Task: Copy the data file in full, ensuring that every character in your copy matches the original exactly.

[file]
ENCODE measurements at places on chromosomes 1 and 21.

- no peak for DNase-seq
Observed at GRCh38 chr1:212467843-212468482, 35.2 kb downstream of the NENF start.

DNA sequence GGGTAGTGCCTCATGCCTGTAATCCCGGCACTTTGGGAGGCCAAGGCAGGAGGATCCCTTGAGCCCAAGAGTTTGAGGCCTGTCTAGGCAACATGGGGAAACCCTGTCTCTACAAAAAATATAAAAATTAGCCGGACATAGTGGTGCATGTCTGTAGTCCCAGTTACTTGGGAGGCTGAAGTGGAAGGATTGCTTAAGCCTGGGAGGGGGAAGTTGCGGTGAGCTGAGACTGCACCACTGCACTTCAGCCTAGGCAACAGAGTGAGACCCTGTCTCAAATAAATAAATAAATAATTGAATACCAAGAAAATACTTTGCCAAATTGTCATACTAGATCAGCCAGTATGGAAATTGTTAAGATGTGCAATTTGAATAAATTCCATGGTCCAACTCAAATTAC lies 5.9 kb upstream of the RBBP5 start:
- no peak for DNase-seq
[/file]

ENCODE measurements at places on chromosomes 1 and 21.

- no peak for DNase-seq
Observed at GRCh38 chr1:212467843-212468482, 35.2 kb downstream of the NENF start.

DNA sequence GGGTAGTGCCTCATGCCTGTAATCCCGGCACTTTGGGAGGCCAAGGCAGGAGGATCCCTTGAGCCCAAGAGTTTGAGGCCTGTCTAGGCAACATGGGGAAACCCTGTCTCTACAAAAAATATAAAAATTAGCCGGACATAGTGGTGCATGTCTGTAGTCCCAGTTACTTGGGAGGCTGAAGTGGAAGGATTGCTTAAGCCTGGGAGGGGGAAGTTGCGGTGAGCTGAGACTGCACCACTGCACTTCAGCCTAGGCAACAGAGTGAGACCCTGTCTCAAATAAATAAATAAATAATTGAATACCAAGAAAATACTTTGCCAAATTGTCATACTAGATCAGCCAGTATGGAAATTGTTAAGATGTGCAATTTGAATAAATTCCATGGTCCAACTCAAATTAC lies 5.9 kb upstream of the RBBP5 start:
- no peak for DNase-seq